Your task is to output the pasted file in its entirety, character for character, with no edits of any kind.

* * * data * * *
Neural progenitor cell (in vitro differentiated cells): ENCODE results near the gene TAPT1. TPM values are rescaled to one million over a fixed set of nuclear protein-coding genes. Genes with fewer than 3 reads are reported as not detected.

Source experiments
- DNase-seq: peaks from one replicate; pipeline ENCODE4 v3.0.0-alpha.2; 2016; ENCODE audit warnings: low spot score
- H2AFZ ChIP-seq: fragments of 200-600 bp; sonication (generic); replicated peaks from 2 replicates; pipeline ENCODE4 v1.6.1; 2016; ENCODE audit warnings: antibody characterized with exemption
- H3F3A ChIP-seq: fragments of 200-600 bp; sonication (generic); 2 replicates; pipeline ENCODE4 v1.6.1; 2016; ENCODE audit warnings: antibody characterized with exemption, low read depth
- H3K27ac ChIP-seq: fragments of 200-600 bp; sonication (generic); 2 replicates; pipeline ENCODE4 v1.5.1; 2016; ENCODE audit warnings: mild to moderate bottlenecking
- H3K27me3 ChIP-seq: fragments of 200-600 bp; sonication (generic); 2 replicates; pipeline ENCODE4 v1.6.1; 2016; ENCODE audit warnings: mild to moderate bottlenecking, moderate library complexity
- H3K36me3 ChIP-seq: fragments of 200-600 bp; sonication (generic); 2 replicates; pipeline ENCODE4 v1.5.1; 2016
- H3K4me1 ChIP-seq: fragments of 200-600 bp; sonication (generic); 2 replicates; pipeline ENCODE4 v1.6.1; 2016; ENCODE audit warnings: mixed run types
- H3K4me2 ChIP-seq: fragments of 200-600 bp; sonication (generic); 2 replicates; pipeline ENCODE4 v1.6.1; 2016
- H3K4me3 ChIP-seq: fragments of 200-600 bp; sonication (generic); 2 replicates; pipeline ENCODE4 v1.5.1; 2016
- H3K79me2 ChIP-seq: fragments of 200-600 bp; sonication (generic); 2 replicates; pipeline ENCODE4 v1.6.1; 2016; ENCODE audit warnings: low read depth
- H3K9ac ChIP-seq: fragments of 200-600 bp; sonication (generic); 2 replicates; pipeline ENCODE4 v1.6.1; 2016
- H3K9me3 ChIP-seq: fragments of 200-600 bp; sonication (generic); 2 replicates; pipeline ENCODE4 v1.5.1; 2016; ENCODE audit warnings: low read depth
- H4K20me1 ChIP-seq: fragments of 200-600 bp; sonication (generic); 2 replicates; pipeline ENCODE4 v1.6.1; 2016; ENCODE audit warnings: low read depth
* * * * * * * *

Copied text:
Neural progenitor cell (in vitro differentiated cells): ENCODE results near the gene TAPT1. TPM values are rescaled to one million over a fixed set of nuclear protein-coding genes. Genes with fewer than 3 reads are reported as not detected.

Source experiments
- DNase-seq: peaks from one replicate; pipeline ENCODE4 v3.0.0-alpha.2; 2016; ENCODE audit warnings: low spot score
- H2AFZ ChIP-seq: fragments of 200-600 bp; sonication (generic); replicated peaks from 2 replicates; pipeline ENCODE4 v1.6.1; 2016; ENCODE audit warnings: antibody characterized with exemption
- H3F3A ChIP-seq: fragments of 200-600 bp; sonication (generic); 2 replicates; pipeline ENCODE4 v1.6.1; 2016; ENCODE audit warnings: antibody characterized with exemption, low read depth
- H3K27ac ChIP-seq: fragments of 200-600 bp; sonication (generic); 2 replicates; pipeline ENCODE4 v1.5.1; 2016; ENCODE audit warnings: mild to moderate bottlenecking
- H3K27me3 ChIP-seq: fragments of 200-600 bp; sonication (generic); 2 replicates; pipeline ENCODE4 v1.6.1; 2016; ENCODE audit warnings: mild to moderate bottlenecking, moderate library complexity
- H3K36me3 ChIP-seq: fragments of 200-600 bp; sonication (generic); 2 replicates; pipeline ENCODE4 v1.5.1; 2016
- H3K4me1 ChIP-seq: fragments of 200-600 bp; sonication (generic); 2 replicates; pipeline ENCODE4 v1.6.1; 2016; ENCODE audit warnings: mixed run types
- H3K4me2 ChIP-seq: fragments of 200-600 bp; sonication (generic); 2 replicates; pipeline ENCODE4 v1.6.1; 2016
- H3K4me3 ChIP-seq: fragments of 200-600 bp; sonication (generic); 2 replicates; pipeline ENCODE4 v1.5.1; 2016
- H3K79me2 ChIP-seq: fragments of 200-600 bp; sonication (generic); 2 replicates; pipeline ENCODE4 v1.6.1; 2016; ENCODE audit warnings: low read depth
- H3K9ac ChIP-seq: fragments of 200-600 bp; sonication (generic); 2 replicates; pipeline ENCODE4 v1.6.1; 2016
- H3K9me3 ChIP-seq: fragments of 200-600 bp; sonication (generic); 2 replicates; pipeline ENCODE4 v1.5.1; 2016; ENCODE audit warnings: low read depth
- H4K20me1 ChIP-seq: fragments of 200-600 bp; sonication (generic); 2 replicates; pipeline ENCODE4 v1.6.1; 2016; ENCODE audit warnings: low read depth